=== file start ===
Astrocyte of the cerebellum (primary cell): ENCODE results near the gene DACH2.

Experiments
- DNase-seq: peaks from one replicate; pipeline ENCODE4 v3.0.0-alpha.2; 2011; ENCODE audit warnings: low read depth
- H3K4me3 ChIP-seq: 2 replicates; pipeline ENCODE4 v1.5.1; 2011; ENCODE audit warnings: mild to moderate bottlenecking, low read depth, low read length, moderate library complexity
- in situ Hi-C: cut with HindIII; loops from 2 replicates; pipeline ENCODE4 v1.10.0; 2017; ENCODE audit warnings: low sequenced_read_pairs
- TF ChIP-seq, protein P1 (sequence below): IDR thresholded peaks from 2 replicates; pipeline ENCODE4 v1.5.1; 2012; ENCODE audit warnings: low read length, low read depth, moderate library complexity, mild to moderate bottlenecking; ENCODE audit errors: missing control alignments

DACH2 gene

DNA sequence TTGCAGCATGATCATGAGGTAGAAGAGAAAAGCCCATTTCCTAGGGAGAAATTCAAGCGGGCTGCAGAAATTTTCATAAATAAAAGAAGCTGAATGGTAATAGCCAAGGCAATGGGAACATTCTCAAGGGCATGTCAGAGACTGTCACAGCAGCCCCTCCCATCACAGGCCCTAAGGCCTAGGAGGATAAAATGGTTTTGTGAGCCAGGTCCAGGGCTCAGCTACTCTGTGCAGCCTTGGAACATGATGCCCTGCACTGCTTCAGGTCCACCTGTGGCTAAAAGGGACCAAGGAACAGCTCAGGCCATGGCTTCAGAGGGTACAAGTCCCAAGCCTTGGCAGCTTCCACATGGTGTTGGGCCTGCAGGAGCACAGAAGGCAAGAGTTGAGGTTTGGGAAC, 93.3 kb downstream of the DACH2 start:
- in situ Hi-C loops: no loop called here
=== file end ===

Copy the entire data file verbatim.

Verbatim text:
Astrocyte of the cerebellum (primary cell): ENCODE results near the gene DACH2.

Experiments
- DNase-seq: peaks from one replicate; pipeline ENCODE4 v3.0.0-alpha.2; 2011; ENCODE audit warnings: low read depth
- H3K4me3 ChIP-seq: 2 replicates; pipeline ENCODE4 v1.5.1; 2011; ENCODE audit warnings: mild to moderate bottlenecking, low read depth, low read length, moderate library complexity
- in situ Hi-C: cut with HindIII; loops from 2 replicates; pipeline ENCODE4 v1.10.0; 2017; ENCODE audit warnings: low sequenced_read_pairs
- TF ChIP-seq, protein P1 (sequence below): IDR thresholded peaks from 2 replicates; pipeline ENCODE4 v1.5.1; 2012; ENCODE audit warnings: low read length, low read depth, moderate library complexity, mild to moderate bottlenecking; ENCODE audit errors: missing control alignments

DACH2 gene

DNA sequence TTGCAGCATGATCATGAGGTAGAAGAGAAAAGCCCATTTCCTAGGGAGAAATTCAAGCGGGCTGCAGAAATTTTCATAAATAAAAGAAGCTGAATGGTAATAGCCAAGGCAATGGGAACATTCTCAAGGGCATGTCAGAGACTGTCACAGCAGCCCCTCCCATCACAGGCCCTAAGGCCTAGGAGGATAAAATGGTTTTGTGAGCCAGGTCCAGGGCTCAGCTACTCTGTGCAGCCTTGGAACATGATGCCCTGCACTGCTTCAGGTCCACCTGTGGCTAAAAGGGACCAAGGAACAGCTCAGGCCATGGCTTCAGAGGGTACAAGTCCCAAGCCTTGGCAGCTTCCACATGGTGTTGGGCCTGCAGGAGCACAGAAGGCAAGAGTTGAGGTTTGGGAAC, 93.3 kb downstream of the DACH2 start:
- in situ Hi-C loops: no loop called here